It’s a dreary day on the links at the Burlington Golf Club. Dozens of majestic Ash trees are in jeopardy. They’re threatened by the Emerald Ash Borer.
“They’re going to be void of trees there,” said Burlington Forester Casey Chadwick. “They’ve got several more on the grounds, too.”
Burlington is bracing to lose more than 1,000 Ash trees in the next five to seven years. Equipment is ready for city crews. They’ll start chopping down small trees next spring. They’ll invest about $100,000 to treat larger ones.
“You’re going to have a lot of open spots,” Chadwick said. “It all kind of depends where and why the trees are there.”
Iowa tree experts will visit Burlington on November 14. That’s when they’ll examine and test trees while holding a conference on the problem.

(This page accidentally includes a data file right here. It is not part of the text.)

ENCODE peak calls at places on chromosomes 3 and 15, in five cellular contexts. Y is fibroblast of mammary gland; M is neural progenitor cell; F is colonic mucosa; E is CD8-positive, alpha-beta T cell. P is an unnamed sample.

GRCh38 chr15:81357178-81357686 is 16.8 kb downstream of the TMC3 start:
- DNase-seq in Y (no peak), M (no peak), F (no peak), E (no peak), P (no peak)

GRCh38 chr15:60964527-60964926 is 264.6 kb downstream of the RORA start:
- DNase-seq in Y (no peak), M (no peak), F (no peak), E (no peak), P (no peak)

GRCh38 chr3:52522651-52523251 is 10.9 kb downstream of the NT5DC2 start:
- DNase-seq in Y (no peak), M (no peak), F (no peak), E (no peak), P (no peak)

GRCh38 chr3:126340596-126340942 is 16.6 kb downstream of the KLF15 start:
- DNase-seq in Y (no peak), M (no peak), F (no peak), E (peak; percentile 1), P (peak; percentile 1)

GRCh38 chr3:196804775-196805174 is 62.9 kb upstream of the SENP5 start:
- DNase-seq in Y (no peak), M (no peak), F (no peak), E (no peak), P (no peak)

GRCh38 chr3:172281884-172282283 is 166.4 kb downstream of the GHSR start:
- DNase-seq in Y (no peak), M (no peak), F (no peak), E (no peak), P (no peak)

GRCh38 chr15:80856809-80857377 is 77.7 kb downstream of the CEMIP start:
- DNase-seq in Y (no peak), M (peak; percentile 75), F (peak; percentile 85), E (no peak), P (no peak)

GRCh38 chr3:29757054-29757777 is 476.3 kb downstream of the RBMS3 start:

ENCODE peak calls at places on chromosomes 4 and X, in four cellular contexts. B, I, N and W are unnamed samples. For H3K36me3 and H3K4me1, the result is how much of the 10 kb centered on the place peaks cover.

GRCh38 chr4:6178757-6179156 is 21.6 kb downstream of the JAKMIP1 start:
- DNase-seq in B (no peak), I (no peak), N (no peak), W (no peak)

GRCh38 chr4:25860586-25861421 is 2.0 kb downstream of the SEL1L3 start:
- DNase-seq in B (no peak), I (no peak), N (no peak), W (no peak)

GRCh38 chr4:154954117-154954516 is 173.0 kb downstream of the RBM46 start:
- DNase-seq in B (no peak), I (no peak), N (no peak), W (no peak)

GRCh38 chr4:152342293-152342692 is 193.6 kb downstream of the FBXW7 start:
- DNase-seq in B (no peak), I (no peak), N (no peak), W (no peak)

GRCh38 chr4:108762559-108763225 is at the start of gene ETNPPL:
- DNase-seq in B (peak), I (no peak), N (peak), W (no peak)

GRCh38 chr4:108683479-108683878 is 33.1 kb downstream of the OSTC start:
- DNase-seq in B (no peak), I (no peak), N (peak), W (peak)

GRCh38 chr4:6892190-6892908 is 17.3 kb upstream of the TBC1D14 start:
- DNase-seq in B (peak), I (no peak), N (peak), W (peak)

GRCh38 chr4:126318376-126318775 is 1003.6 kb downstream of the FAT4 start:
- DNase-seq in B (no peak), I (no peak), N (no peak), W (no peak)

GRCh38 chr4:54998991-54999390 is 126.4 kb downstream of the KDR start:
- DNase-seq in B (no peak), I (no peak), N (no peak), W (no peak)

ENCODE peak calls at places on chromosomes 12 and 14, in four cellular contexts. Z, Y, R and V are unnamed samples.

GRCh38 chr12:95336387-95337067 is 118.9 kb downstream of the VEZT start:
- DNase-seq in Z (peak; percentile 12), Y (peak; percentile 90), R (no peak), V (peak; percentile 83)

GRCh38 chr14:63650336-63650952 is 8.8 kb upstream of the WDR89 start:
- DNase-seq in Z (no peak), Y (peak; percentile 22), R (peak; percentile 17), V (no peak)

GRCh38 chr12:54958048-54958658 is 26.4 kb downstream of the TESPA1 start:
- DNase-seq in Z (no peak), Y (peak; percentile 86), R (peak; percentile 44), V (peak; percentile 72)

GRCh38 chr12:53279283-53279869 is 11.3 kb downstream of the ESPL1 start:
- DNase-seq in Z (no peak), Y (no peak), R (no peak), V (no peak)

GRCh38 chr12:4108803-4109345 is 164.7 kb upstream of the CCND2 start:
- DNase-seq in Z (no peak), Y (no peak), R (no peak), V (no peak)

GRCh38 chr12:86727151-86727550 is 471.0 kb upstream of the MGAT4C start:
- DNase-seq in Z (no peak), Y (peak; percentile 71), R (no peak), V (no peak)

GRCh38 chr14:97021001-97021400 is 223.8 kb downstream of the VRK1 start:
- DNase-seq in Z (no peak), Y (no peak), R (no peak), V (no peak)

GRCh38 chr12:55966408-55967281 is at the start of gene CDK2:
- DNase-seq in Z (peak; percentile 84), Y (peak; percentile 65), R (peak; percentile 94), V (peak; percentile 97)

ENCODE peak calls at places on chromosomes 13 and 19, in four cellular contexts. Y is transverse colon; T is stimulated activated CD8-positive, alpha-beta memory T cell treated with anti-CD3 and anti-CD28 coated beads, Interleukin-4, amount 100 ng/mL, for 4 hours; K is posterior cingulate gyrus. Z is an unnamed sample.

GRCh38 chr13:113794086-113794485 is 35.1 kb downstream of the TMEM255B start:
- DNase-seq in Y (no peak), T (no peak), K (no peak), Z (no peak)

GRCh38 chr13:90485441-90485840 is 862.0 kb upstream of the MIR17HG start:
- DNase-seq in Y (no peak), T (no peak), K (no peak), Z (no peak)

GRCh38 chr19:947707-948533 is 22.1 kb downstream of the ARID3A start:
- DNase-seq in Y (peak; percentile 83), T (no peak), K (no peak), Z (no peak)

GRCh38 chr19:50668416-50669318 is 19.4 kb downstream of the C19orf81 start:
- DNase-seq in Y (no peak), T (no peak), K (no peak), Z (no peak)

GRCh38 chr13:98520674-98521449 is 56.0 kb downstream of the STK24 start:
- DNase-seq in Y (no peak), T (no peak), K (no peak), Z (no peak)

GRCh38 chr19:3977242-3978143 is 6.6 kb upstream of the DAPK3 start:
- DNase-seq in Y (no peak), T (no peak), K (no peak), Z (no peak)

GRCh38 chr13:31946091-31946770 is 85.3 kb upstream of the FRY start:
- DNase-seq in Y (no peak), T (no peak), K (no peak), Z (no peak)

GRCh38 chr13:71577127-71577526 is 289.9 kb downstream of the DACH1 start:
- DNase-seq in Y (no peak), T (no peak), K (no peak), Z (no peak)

Steve Ritter stopped selling Ash trees at his garden store several years ago. He realizes that the Emerald Ash Borer will change Burlington’s landscape.
“Even if the ash borer doesn’t get them, a lot of people are taking them down as a precautionary measure and planting new trees in their place,” he said.
It’s a tough situation for Burlington. Chadwick is finding infestation in every tree so far. That battle could wind up costing at least $1 million.
It will be a six-year plan in Burlington. That involves taking down and replanting a variety of trees. That will help history from repeating.
“You’re going to lose something sooner or later,” Chadwick concluded. “But if you have something that doesn’t get affected by the same culprit, you’re doing good,”
For Burlington tree lovers, a dreary day that’s even more dismal with the Emerald Ash Borer.